No constable, everything's fine

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The Independent Culture
Are men uniquely disgusting, left to their own devices? Do their flats look like tips? I've known some pin-neat, single lads and some very dirty girls, but the sweet old-fashioned idea of men's domestic hopelessness drives a dozen sitcoms and a thousand commercials.

In the current Yellow Pages commercial the Men Behaving Badly idea cross- breeds with a familiar urban folk tale - that of the slob whose usual domestic squalor is mistaken for the aftermath of a break-in.

But you can't beat the old tunes, and it's well enough done. A slob singleton - long hair, somewhere between Neil Morrissey and early George Harrison - in T-shirt fleece, and earring (think roadie, think camera crew) ascends the stairs of what is clearly an Edwardian mansion block in Fulham to his own flat. He's met by a really most profoundly irritating girl on the stairs. She's thrilled to bring bad news. "Your door was ajar, I looked in and I'm afraid you've been burgled." This neighbourly act gives her the chance to look around, to sympathise, to widen her social circle. He looks thoroughly sheepish rather than alarmed at this news. "It doesn't look like they've taken much." he assures her. "They must've been surprised." And while she continues to roam he calls Spotless Cleaners to engage someone for a redemptive three hours a week.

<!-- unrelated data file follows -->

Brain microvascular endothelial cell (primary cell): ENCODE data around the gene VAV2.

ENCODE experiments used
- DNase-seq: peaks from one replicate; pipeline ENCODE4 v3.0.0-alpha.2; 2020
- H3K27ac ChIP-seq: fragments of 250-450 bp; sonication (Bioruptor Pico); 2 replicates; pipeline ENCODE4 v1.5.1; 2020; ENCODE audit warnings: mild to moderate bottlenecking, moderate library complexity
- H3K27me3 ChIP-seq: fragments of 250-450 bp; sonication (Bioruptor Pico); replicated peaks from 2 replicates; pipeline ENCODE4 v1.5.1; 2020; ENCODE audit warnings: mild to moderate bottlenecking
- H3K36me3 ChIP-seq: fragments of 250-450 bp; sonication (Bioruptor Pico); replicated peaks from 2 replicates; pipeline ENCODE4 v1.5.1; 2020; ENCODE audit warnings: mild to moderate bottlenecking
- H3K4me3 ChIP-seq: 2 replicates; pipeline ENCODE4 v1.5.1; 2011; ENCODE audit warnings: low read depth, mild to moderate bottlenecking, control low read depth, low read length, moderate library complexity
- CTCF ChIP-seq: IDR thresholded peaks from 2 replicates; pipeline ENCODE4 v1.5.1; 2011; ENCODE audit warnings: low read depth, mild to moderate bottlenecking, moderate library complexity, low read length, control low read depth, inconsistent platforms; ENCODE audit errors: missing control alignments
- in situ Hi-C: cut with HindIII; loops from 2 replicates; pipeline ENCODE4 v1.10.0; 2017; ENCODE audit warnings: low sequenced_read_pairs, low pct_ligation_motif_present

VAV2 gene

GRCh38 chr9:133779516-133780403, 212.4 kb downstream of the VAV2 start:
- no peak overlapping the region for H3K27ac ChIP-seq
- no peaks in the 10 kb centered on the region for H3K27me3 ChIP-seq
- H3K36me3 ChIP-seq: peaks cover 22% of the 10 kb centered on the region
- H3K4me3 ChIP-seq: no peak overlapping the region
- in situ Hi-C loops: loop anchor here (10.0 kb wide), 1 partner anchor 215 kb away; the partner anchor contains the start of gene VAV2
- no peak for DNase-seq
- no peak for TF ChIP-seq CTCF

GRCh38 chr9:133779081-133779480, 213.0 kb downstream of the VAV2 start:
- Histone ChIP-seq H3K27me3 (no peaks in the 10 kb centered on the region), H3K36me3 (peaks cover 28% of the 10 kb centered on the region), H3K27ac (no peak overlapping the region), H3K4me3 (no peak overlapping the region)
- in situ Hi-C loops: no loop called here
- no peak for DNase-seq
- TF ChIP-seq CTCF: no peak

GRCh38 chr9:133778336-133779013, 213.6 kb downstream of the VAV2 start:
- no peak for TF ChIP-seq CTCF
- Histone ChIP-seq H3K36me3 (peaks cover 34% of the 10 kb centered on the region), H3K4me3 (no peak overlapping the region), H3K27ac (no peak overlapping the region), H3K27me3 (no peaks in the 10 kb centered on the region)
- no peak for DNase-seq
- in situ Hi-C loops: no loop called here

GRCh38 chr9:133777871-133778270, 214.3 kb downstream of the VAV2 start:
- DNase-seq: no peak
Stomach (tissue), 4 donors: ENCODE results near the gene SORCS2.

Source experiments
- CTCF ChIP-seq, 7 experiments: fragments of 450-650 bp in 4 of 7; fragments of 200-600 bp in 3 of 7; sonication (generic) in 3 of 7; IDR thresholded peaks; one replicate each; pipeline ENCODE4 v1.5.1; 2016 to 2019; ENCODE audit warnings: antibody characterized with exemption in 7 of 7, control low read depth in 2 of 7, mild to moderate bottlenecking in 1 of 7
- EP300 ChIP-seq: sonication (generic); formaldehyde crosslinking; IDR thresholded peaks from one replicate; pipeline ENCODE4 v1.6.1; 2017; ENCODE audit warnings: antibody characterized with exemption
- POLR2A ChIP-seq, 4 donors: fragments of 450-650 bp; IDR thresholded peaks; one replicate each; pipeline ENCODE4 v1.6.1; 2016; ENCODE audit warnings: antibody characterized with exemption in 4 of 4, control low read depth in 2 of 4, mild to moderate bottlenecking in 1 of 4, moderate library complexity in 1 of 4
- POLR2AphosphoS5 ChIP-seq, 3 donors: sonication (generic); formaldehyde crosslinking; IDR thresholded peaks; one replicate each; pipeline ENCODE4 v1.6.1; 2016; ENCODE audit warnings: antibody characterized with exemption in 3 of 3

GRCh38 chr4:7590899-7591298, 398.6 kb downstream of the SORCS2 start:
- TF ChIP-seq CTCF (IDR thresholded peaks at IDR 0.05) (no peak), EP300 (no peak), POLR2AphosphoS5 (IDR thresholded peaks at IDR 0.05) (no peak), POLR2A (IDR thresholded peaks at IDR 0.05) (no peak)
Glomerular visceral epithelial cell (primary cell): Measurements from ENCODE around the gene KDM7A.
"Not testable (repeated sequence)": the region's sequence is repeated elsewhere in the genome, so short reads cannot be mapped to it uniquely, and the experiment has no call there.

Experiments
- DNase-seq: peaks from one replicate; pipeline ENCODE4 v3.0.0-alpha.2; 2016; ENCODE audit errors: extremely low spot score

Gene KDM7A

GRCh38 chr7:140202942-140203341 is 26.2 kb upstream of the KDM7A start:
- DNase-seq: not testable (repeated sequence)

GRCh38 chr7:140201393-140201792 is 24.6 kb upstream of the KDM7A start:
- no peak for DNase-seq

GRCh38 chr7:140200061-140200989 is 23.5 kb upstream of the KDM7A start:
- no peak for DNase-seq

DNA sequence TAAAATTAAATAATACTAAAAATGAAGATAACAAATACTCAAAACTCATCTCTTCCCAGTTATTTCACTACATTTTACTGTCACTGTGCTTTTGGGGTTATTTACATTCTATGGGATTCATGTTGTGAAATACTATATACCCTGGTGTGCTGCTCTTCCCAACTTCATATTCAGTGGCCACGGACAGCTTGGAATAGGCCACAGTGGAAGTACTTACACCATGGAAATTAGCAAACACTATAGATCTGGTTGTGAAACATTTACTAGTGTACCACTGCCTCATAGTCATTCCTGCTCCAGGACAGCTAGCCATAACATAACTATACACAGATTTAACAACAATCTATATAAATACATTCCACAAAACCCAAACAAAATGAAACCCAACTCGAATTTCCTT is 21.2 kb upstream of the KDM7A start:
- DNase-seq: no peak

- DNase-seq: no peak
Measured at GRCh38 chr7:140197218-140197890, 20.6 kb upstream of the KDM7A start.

Of course it's quite a nice flat really. Underneath the heavily propped disorder it could be Colherne Court - The Three Sloanes, rather than The Three Slobs - and you wonder idly exactly how he can afford it, who else lives there and all that sort of thing. (But don't go expecting social accuracy from ads just yet.)

Anyway, in the time it takes to think these thoughts she's got to the bathroom. And here follows a stroke of genius, combining her innate awfulness with a 200 per cent end line. She's the kind of secretary who always calls herself an Executive Assistant, who says she works in film production, who wishes she had an altogether smarter boss. All these things are implied by her intonation, hair and body language. And she says: "You do not want to see what they've have done in your bathroom."

Here one's mind races over a range of sanitary defaults, and the poor slob's clearly on the hook because he absolutely knows. The cars hoot and the police sirens wail outside, and it's a Golden Moment.